Here below a guest post on Data Driven Journalism, WHERE JOURNALISM MEETS DATA. Follow the link to read the full article.
It’s been a very long time since the historic first Tweet “just setting up my twttr”, sent by founder Jack Dorsey, in 2006. In more than 10 years, Twitter has not become the most popular social media platform, yet it still remains an interesting and unique platform to analyze for three main reasons:
- Organized by interests: Differently from Facebook, where most people follow people they’ve met, Twitter is organized around interest graphs. Connections exist between people and interests as well as between interests and interests.
- Fully public: Your Tweets are public by default; anyone with an internet connection can view and interact instantly with your tweets.
- Rich hashtags: With the 140-characters limitation, every character counts, so users carefully select the hashtags they use in their tweets’ text.
Social network analysis (SNA) is an advanced form of analytics that is specifically focused on identifying and forecasting connections, relationships, and influence among individuals and groups. It mines transactions, interactions, and other behavioral information that may be sourced from social media, which may have been previously limited to CRM, billing, and other internal systems.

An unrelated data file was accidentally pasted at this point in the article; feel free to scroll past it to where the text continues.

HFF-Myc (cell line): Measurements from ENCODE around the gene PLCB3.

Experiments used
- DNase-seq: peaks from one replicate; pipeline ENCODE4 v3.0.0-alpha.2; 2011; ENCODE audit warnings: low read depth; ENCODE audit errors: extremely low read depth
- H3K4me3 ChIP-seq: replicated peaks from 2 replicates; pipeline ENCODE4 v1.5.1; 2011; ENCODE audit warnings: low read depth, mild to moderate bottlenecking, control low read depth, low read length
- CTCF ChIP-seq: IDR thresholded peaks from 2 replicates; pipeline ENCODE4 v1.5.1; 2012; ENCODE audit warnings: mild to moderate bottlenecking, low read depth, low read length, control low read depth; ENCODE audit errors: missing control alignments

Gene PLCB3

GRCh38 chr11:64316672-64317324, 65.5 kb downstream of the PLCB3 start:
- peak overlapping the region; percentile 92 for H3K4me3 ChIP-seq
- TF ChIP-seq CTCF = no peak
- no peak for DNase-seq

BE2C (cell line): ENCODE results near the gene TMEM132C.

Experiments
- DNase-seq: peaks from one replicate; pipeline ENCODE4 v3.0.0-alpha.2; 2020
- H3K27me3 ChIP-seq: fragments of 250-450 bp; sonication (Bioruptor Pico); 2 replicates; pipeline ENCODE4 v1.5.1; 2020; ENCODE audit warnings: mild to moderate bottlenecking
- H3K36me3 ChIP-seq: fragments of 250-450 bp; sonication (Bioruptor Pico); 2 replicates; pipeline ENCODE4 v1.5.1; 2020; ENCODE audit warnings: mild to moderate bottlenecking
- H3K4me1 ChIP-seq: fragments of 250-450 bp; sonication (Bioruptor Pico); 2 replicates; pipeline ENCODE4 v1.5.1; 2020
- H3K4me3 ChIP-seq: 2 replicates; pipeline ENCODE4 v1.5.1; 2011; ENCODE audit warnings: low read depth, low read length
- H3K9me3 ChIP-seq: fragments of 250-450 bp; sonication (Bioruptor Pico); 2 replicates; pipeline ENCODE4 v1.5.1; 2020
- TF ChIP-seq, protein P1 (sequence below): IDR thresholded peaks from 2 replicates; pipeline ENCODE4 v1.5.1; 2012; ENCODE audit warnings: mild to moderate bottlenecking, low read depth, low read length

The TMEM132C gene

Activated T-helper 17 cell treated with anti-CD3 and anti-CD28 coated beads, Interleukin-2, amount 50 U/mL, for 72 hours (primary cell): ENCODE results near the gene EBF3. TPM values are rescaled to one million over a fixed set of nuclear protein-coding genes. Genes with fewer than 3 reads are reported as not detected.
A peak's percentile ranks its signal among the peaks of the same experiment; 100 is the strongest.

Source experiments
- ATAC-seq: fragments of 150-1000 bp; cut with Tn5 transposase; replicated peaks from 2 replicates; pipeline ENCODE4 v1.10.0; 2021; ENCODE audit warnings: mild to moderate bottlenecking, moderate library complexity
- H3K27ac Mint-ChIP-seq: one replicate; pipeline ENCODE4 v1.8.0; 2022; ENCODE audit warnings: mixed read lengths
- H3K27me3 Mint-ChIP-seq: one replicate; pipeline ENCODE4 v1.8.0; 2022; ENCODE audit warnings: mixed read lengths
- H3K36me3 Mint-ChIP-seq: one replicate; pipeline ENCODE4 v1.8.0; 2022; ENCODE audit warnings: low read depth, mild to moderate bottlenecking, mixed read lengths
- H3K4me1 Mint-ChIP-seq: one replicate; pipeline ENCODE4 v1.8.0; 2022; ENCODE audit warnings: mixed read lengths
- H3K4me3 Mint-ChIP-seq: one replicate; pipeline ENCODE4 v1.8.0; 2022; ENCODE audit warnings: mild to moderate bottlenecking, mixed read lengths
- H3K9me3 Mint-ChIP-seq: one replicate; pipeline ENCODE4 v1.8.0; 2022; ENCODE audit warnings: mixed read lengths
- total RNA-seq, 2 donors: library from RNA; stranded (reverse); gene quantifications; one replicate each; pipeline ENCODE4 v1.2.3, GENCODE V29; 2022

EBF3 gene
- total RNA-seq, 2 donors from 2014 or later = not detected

Why (online) Social Network Analysis
Social network analysis is a useful means of mapping the shape of virtual crowds. For example, visualizing social media conversations with a graph of relations between actors or between contents could help to answer some questions, such as:
- Who talks with whom?
- Who is the focal point of an online community?
- Which communities are involved in particular conversations?
- What are the more interesting topics?
In 1934, Jacob Levy Moreno, an Austrian-American psychiatrist, was the first scientist to use social network analysis to visually depict relationships between a specific group. In his famous book, Who Shall Survive?, he introduced the “sociogram” to uncover the underlying relationships between people.
Read full article on: Data Driven Journalism, WHERE JOURNALISM MEETS DATA